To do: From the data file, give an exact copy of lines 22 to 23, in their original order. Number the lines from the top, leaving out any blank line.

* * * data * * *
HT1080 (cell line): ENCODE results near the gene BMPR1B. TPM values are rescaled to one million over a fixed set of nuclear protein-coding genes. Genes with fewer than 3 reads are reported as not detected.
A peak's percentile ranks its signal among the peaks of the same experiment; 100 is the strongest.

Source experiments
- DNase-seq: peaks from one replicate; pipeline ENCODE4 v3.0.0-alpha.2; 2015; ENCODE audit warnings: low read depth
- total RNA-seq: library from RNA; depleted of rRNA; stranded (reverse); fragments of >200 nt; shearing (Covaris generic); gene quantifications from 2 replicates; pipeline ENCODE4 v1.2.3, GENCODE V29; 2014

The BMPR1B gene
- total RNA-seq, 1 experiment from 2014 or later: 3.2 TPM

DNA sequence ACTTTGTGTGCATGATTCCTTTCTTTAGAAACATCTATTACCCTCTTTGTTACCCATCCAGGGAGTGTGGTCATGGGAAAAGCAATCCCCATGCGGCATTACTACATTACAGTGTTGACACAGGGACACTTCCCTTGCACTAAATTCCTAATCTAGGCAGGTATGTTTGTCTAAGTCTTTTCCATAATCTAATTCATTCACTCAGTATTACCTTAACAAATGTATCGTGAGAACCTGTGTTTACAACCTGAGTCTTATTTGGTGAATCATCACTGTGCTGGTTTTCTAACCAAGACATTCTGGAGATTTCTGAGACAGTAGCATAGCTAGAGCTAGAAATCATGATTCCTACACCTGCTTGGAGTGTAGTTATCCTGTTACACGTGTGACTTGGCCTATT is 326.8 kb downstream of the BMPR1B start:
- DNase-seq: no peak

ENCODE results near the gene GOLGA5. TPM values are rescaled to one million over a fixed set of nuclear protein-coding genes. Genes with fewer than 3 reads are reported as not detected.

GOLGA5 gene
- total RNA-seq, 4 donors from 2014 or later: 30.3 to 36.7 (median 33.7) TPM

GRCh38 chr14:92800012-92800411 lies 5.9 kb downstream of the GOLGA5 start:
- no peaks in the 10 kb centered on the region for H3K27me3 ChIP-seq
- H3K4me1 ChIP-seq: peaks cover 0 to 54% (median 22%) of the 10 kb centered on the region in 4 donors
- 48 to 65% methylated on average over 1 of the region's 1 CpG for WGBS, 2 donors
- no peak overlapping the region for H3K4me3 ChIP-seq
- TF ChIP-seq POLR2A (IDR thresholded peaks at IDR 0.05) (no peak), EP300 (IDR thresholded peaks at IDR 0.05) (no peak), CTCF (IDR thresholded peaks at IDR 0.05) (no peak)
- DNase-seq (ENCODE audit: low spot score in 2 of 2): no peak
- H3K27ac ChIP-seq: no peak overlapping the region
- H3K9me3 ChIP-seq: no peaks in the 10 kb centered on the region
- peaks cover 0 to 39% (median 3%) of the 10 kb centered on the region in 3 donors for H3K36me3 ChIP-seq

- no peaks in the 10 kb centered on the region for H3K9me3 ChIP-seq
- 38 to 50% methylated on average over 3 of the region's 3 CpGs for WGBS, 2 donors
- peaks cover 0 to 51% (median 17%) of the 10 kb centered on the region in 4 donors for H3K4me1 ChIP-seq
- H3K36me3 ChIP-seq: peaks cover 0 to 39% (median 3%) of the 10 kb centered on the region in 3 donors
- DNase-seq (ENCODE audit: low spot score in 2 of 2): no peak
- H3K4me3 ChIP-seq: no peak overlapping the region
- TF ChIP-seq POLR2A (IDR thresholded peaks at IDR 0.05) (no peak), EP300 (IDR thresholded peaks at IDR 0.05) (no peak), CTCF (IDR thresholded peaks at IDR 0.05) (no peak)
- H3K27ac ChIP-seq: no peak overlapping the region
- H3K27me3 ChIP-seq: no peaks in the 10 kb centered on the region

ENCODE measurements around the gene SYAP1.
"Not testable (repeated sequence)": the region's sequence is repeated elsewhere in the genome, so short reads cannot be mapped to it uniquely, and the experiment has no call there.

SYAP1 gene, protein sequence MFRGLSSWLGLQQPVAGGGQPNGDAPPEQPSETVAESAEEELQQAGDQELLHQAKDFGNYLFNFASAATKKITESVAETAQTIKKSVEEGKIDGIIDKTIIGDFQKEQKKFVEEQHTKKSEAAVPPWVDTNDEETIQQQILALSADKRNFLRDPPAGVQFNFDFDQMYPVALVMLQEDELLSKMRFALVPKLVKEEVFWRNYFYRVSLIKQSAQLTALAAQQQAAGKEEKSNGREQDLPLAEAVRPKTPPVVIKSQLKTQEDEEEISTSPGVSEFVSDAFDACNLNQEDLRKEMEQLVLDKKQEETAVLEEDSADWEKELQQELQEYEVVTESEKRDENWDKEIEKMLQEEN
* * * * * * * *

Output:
- peaks cover 0 to 39% (median 3%) of the 10 kb centered on the region in 3 donors for H3K36me3 ChIP-seq

- no peaks in the 10 kb centered on the region for H3K9me3 ChIP-seq